But Larry Baraka, who’s running as a Democrat for criminal district judge, court No. 2, has voted in 14 consecutive Republican primaries dating back to 1988, records show. Baraka also was a Republican when he served 12 years on the bench before losing the party’s primary in the mid-1990s.
"He’s purely an opportunist," Ewing said.
Baraka’s opponent, incumbent Don Adams, said he’s a longtime Democrat who’s served as a precinct chair and convention delegate.
When he was elected in 2004, prior to the sweep of 2006, Adams became the county’s first Democratic judge since 1992.
"As far as I’m concerned, he’s a Republican," Adams said of Baraka. "If that’s what the voters want, that’s fine. But there is a difference."
Adams said he believes Baraka is also trying to capitalize on possible confusion among voters due to the similarity between his last name and the first name of Democratic presidential candidate Barack Obama.
Baraka, meanwhile, said he believes judicial races should be nonpartisan. But he said the Democratic Party is more reflective of his views than the Republican Party.
"It’s cyclical," he said. "Trust me, at some point in time it’s going to go back to the Republicans. I can see that there’s been a voting change in Dallas County, and I have a desire to be district judge, and if I want to do that, I have to run as a Democrat. … If the Republican Party were still in power, I wouldn’t bother to run again."
Ewing, for one, isn’t buying Baraka’s argument in favor of nonpartisan races.
"No one was talking about nonpartisan judges when Republicans controlled the courthouse," she said.
Stonewall Democrats of Dallas has endorsed Adams in the race.
U.S. House, District 32
In the three-way race for the Democratic nomination in U.S. House District 32, candidates Steve Love and Dennis Burns have attacked opponent Eric Roberson for voting in every Republican Primary from 1996 to 2006.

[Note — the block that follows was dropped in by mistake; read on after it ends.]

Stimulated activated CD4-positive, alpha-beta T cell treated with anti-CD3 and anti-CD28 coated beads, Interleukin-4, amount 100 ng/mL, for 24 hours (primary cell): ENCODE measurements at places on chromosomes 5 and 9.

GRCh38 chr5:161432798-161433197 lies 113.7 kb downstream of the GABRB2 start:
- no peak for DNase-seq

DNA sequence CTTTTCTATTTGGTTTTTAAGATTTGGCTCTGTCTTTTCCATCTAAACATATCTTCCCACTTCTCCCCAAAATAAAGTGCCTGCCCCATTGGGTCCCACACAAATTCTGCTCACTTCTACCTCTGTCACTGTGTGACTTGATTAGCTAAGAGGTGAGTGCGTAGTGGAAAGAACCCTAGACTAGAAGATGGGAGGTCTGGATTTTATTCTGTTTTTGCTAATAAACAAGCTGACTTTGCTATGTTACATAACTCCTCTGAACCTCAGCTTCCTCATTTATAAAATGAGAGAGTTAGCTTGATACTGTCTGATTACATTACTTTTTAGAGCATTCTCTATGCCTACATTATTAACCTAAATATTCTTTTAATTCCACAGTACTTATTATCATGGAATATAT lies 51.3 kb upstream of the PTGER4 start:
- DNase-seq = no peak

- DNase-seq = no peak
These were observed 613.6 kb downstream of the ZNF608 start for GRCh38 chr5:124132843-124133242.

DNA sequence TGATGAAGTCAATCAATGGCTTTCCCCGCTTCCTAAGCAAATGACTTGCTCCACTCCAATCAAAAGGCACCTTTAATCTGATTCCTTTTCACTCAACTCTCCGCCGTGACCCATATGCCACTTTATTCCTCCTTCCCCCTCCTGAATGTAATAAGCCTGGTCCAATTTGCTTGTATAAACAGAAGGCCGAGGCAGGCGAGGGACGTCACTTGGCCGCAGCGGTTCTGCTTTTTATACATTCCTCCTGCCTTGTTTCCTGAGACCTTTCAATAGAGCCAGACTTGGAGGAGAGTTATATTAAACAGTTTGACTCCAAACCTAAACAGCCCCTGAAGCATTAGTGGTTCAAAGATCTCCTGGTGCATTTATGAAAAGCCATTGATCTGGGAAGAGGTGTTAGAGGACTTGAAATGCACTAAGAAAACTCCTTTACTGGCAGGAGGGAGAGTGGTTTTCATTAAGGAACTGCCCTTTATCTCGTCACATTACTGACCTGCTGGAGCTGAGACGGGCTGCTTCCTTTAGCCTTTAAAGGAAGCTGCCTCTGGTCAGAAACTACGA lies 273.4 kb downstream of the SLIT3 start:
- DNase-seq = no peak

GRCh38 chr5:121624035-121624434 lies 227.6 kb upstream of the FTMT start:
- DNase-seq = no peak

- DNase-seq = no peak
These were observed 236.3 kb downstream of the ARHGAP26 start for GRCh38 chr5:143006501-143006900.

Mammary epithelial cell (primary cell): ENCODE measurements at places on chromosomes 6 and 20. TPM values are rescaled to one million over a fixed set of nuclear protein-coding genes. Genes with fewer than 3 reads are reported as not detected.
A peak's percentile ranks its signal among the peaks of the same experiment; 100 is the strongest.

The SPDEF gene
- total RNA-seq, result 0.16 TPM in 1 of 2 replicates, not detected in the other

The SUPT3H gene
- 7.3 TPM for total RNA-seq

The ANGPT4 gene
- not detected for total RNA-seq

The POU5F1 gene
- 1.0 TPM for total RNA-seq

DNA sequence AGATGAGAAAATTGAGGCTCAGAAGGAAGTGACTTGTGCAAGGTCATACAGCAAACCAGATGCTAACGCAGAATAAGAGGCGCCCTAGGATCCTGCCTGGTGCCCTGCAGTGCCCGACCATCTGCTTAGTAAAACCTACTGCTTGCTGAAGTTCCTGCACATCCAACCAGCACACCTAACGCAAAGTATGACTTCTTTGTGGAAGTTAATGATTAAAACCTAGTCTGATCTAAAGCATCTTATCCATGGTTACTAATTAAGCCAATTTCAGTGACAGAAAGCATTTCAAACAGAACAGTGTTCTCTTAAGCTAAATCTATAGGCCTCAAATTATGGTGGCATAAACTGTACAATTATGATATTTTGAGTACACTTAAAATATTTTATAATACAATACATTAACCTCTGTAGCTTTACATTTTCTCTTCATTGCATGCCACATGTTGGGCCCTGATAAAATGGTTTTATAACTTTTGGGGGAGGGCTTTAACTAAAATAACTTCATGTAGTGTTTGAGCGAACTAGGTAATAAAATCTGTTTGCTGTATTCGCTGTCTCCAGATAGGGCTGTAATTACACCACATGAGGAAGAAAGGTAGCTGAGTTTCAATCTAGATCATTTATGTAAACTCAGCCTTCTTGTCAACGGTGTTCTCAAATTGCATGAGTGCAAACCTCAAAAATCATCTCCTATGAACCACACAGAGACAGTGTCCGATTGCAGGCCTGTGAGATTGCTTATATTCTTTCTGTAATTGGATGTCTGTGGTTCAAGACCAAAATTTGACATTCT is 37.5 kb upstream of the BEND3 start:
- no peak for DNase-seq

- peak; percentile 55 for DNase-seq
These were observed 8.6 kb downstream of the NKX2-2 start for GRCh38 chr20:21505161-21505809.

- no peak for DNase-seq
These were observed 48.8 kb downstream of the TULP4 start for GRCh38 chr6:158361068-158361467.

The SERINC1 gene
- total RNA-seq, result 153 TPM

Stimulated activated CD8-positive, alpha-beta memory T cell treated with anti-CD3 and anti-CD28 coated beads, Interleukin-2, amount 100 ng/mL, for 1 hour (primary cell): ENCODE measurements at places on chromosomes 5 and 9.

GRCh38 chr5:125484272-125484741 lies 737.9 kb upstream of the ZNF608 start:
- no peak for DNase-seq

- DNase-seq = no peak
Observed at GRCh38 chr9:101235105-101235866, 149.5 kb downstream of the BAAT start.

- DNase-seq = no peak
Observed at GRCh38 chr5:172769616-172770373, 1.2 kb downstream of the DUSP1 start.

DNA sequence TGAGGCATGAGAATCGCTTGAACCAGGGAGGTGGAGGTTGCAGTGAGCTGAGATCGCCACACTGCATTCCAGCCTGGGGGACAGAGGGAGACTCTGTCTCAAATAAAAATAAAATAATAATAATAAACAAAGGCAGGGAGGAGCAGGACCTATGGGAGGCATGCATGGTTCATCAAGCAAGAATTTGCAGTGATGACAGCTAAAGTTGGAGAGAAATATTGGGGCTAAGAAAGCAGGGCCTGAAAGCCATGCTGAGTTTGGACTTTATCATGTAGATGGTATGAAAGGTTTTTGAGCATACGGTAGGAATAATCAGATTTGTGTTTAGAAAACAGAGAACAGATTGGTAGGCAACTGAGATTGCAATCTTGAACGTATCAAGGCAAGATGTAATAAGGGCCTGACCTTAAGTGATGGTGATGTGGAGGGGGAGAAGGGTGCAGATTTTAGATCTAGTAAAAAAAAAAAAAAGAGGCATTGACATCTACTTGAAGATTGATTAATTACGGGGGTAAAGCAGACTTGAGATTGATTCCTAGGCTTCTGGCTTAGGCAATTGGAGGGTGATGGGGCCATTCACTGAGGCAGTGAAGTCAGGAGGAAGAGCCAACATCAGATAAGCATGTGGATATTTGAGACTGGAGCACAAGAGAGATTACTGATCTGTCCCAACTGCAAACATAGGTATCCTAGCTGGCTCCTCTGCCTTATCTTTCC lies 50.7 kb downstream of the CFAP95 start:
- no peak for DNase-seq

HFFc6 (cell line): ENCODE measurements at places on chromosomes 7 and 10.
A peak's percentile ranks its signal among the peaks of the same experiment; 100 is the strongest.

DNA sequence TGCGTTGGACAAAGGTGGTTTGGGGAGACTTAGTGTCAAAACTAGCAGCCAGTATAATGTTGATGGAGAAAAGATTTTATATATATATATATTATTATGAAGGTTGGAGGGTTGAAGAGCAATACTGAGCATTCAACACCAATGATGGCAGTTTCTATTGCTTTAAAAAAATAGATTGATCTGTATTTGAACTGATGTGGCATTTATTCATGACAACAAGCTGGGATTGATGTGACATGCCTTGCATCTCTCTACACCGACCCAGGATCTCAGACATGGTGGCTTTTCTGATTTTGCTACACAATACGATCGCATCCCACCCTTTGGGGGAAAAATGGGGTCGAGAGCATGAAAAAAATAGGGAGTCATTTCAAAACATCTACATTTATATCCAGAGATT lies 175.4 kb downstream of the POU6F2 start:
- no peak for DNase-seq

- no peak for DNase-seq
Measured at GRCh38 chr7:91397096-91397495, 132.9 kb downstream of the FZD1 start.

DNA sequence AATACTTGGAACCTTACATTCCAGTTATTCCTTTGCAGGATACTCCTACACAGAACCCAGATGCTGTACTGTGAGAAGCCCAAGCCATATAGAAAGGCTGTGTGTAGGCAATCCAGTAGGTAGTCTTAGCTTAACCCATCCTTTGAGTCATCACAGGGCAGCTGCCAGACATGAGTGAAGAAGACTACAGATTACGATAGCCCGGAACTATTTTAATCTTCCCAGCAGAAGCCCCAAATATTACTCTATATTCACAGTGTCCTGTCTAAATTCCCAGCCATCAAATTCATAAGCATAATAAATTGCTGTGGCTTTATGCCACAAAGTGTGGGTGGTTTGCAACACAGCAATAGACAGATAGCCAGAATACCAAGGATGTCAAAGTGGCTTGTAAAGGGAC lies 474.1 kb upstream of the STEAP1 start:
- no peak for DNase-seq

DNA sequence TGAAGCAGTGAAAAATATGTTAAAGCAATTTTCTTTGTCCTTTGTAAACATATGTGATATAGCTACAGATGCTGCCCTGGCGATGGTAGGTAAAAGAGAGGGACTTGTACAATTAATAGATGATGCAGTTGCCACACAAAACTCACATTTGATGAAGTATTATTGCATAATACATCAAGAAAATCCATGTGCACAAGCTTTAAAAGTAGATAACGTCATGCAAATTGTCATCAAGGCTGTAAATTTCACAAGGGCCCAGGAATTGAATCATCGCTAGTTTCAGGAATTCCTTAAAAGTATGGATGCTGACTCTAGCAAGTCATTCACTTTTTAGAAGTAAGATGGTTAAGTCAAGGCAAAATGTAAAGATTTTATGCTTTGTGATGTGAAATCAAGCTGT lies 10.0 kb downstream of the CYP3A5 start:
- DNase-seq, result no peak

Roberson says he was a moderate Republican and even admits to supporting President Bush. But he said he decided to become a Democrat two years ago, well before he decided to run for Congress.
"The Republican big tent has shrunk and left me out in the cold," Roberson said.
"I voted for him [Bush]. Like a lot of people, I’ve been greatly disappointed by the fact that he hasn’t done what he said he was going to do. That’s one of the main reasons I’m a Democrat."
Burns has billed himself as a lifelong Democrat, but apparently that’s not the case. It recently came to light that Burns was registered as a Republican for six years while living in Oregon.
"I’ve been very honest about my past," Roberson said. "If Mr. Burns wants to use the idea that he’s the legitimate Democrat, then he should have been honest about it from the beginning."
Burns, who’s never voted in a primary locally, said he’s always leaned Democratic.
"To the best of my recollection, I’ve supported two Republicans in my life," he said.
"An Oregon Republican and a Texas Democrat probably aren’t that far apart on most things."
Love said he’s only strayed from the Democratic Party once, when he qualified to run as a write-in candidate in 1998.
"To some people, party loyalty doesn’t mean anything, and for others it’s important, and I’m one of those who thinks it ought to count for something," Love said.
Whoever wins the nomination will face Republican Pete Sessions in November. Stonewall Demcorats opted not to make an endorsement in the race.
This article appeared in the Dallas Voice print edition February 22, 2008